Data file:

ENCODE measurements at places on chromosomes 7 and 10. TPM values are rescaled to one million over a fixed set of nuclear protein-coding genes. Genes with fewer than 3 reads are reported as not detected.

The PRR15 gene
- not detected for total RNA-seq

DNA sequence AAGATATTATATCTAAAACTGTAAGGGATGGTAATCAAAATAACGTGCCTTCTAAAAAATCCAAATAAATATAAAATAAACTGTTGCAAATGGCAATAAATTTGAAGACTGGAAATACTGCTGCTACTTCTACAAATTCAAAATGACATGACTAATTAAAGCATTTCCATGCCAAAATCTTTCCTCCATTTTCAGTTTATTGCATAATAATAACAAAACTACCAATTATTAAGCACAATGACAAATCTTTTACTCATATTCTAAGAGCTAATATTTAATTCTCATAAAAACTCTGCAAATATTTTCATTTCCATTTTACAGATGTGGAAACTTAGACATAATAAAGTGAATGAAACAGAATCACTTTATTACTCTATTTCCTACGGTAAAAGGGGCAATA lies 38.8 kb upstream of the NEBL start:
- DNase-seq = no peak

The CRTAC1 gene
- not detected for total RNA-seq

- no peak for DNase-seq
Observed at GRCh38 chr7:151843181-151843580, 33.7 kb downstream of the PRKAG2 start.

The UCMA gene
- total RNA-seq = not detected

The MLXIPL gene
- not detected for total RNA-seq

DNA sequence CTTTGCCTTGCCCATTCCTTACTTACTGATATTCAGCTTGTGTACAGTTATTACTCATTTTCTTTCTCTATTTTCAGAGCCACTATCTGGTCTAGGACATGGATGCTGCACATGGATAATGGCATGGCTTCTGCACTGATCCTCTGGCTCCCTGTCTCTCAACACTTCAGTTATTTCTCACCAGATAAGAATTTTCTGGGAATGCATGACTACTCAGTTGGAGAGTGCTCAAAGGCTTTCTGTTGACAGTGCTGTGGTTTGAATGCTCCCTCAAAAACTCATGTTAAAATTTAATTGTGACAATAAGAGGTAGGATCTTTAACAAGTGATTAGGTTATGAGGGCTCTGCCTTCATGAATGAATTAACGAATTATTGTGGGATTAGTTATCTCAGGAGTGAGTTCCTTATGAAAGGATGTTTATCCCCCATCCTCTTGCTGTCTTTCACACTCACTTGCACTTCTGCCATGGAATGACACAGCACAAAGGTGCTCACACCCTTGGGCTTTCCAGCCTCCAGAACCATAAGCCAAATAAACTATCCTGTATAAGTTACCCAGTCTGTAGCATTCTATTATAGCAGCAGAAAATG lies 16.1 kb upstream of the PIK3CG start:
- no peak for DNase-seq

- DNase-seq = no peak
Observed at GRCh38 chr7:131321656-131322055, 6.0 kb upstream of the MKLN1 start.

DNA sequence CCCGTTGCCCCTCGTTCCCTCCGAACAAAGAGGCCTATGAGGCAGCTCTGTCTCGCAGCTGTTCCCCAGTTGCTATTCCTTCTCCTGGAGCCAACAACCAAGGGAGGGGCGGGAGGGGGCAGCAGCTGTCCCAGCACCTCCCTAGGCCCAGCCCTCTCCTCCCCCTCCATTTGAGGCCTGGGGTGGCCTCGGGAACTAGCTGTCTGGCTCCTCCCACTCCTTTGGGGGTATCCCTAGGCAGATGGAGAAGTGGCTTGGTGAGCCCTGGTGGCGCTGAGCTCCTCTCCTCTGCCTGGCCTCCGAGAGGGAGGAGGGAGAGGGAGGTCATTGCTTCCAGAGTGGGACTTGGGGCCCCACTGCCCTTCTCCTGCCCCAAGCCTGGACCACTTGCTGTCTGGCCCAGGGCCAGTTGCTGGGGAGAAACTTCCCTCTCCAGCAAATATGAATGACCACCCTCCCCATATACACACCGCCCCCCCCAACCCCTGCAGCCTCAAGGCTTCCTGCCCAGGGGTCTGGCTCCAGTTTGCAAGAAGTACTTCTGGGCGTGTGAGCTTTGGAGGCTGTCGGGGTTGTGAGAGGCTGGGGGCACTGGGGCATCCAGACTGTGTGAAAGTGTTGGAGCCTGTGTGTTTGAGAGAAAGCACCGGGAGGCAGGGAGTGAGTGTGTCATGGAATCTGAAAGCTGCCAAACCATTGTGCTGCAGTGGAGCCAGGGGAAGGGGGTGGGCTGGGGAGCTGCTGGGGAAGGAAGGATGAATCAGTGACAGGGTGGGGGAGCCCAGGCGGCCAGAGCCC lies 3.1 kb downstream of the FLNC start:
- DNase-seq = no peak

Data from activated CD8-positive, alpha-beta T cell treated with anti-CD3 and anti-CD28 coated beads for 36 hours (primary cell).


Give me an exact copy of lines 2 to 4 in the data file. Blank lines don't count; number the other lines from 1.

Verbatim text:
The PRR15 gene
- not detected for total RNA-seq

DNA sequence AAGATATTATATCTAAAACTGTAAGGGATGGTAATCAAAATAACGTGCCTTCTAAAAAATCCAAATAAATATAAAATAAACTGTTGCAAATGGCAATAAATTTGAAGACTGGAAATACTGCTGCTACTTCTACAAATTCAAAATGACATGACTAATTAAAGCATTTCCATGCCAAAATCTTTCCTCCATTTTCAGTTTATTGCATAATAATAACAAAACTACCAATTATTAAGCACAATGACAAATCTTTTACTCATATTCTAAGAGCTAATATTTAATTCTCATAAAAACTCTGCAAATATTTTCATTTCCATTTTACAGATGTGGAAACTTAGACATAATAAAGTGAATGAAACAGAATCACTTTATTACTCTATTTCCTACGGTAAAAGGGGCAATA lies 38.8 kb upstream of the NEBL start: